US 4887672 A
An improved subsea wellhead including a wellhead housing landed at a subsea well location and having a plurality of hangers landed therein, each of the hangers having a seal assembly to define an annulus in the area between the exterior of the hanger and the interior of the wellhead housing below the seal provided by the seal assembly and a passage in said wellhead housing communicating with each of the annuli, the passages extending through the wellhead housing and communicating with the space above the upper surface of the wellhead housing, a spool connected to the upper end of the wellhead housing, inner and outer seals between the upper end of the wellhead housing and the spool to define the space into which the passages communicate, a passage extending upward through the spool to communicate the pressure changes in the space between the spool and wellhead housing to the surface, and check valves in each of the passages allowing flow upwardly therethrough and preventing flow downwardly therethrough to isolate each of the annuli from the other annuli. In a modified form individual passages with suitable sealing means are provided for each of the wellhead housing passages.
1. A subsea wellhead comprising
a wellhead housing having an interior surface, an upper surface and a landing seat at the lower end of the inner surface,
a series of hangers landed within said wellhead housing, each of said hangers having an exterior sealing surface,
a series of seal assemblies having a seal for sealing between the exterior sealing surface of a hanger and the interior surface of said wellhead housing,
the sealing of said seal assemblies providing a plurality of annuli between the hangers and the wellhead housing,
a plurality of passages in said wellhead housing communicating from the upper surface of said wellhead housing to said annuli with each of said passages communicating with a single one of the annuli,
means associated with said passages for isolating said annuli from each other and to prevent flow from one annulus into another, and
means for communicating fluid pressure changes at the upper surface of said wellhead housing to said surface.
2. A subsea wellhead according to claim 1 wherein
said passages each extend axially through said wellhead housing and then radially inward into communication with the annulus with which it is to communicate.
3. A subsea wellhead according to claim 1 wherein
said seal assemblies define a first annulus below the lowest seal assembly and the interior of said housing and a second annulus between said seal assemblies, and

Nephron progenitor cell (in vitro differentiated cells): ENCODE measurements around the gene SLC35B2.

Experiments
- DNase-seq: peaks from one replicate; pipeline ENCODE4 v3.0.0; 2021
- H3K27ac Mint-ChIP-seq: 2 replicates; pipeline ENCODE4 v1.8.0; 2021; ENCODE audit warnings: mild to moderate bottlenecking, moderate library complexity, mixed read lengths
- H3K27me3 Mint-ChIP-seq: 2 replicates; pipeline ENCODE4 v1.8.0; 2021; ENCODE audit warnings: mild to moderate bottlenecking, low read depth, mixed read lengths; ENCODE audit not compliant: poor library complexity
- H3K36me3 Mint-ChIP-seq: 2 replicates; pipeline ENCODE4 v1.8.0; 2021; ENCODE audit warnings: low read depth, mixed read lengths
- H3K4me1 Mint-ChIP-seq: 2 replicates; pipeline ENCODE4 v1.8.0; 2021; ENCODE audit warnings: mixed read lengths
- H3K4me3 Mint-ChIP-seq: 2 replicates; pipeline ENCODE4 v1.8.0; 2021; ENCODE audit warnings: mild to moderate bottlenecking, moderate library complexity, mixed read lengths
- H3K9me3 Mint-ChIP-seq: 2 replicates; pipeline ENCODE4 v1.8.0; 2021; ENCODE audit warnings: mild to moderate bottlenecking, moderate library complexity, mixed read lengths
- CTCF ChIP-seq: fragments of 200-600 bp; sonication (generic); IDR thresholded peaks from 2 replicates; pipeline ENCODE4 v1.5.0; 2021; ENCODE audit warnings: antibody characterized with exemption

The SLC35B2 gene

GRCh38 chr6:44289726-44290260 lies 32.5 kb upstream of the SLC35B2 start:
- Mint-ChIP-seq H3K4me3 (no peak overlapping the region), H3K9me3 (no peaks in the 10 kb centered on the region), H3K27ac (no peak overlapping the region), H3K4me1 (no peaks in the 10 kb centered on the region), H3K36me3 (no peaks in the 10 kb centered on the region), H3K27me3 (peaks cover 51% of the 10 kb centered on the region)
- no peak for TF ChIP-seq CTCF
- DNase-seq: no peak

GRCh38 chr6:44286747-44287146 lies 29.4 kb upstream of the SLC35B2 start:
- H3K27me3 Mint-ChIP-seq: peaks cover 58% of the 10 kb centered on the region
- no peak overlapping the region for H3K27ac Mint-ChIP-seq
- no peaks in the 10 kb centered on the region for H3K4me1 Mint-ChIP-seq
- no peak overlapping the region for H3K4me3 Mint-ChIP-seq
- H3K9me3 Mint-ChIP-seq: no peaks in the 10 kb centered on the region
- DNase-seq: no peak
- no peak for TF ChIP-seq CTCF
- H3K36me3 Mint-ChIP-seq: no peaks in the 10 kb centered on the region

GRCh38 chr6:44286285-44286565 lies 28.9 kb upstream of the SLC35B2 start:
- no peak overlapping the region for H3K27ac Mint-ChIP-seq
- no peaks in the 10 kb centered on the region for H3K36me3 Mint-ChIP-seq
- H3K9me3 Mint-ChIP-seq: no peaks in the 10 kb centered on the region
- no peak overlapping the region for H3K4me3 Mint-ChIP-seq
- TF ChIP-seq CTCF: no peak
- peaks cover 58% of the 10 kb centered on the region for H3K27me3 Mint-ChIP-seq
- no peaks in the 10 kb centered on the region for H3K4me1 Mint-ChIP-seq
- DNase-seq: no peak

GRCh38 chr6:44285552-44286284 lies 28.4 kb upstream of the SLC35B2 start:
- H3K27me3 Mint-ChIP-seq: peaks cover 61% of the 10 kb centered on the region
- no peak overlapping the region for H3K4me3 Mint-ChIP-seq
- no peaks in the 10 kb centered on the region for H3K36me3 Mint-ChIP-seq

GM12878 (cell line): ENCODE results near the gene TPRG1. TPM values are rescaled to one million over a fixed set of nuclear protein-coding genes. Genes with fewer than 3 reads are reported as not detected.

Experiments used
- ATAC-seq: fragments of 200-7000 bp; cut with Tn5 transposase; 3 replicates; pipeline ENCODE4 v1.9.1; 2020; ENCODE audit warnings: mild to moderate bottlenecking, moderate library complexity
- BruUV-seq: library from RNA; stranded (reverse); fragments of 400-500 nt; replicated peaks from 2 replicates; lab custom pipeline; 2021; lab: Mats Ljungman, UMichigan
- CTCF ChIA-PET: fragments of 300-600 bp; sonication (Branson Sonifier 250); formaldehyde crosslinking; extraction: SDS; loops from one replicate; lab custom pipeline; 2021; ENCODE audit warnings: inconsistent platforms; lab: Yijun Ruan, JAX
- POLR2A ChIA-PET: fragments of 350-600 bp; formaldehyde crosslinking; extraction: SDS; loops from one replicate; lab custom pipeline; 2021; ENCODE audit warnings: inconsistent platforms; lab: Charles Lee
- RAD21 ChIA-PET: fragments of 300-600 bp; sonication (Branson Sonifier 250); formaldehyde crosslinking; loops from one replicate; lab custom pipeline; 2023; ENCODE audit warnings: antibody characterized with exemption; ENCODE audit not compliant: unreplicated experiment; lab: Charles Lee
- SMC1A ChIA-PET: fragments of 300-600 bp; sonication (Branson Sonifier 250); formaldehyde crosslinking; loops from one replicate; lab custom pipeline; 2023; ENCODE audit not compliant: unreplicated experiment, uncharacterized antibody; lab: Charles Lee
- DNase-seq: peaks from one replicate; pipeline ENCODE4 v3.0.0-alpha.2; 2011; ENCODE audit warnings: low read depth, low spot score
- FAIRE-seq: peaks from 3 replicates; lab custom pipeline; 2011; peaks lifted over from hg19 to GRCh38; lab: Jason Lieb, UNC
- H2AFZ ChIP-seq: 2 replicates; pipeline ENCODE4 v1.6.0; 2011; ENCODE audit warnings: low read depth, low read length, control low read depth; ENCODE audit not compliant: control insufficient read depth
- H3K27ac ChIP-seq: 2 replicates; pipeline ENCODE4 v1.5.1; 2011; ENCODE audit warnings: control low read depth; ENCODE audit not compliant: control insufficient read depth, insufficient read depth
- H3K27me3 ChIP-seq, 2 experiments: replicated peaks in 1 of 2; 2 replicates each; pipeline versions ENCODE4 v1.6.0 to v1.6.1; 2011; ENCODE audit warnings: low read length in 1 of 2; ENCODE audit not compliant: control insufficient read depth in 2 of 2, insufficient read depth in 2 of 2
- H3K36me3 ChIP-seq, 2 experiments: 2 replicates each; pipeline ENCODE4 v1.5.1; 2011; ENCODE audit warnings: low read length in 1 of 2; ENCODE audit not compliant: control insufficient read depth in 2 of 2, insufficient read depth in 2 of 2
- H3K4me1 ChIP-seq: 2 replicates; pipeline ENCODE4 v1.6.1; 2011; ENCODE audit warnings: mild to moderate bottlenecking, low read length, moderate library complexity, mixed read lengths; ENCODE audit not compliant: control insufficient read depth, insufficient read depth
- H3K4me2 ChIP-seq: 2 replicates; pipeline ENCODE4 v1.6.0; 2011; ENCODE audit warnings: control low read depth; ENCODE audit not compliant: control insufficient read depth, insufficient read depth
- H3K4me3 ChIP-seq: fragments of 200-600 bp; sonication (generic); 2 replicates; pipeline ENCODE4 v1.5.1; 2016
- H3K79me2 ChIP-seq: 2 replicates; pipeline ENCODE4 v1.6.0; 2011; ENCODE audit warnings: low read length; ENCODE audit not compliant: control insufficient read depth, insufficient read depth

one of said passages communicates with said first annulus and another of said passages communicates with said second annulus.
4. A subsea wellhead according to claim 1 wherein
there are three seal assemblies including a lower seal assembly, an intermediate seal assembly and an uppers seal assembly, said seal assemblies defining a lower annulus below the lower seal assembly, an intermediate annulus between the lower seal assembly and the intermediate seal assembly and an upper annulus between the intermediate seal assembly and the upper seal assembly,
three passages extend through said housing including a first passage, a second passage and a third passage, and
said first passage communicates with said first annulus, said second passage communicates with said second annulus and said third passage communicates with said third annulus.
5. A subsea wellhead according to claim 1 wherein said passage isolating means includes
a check valve in each of said passages to prevent flow between said annuli.
6. A subsea wellhead according to claim 1 wherein said passage isolating means includes
a structure secured to the upper end of said wellhead housing and having a passage extending axially therethrough for each of said passages through said wellhead housing, and
means extending between the upper end of said wellhead housing and said structure to provide a seal communication between the passages in said wellhead housing and the passages in the structure.
7. A subsea wellhead according to claim 6 including
orienting means provided between said structure and the wellhead housing to connect the communication sealing means between the passages in the housing and the structure.
8. A subsea wellhead according to claim 1 wherein said housing and said hangers each include a tubular member extending downwardly therefrom.
9. A subsea wellhead according to claim 1 including
a base positioned at the subsea location,
a conductor housing supported in said base and having an internal landing seat,
said wellhead housing being positioned within said conductor housing and having an external seat which is landed in engagement with said conductor housing internal landing seat.
The present invention relates to an improved pressure communicating system for subsea wellhead annuli.
Recently the Minerals Management Service has issued new rules and regulations affecting oil and gas operations in the Outer Continental Shelf. (See Federal Register Apr. 1, 1988, pp. 10596 through 10777 and particularly 10730 through 10733). These rules include the requirement that it is necessary in such subsea wellheads to be able to monitor all annuli for pressure.
The disclosure of one prior patent (U.S. Pat. No. 4,116,044, issued Sept. 26, 1974) suggest the monitoring of a plurality of annuli within a wellhead at an unaccessible location by having pressure sensors extending through the wall of the wellhead to communicate with the annuli therein. These sensors are used to detect packoff leaks by detecting change of pressure under the seal after the area above the seal is pressurized. These sensors are connected to a junction box and to the surface to provide indication of the output of the sensors.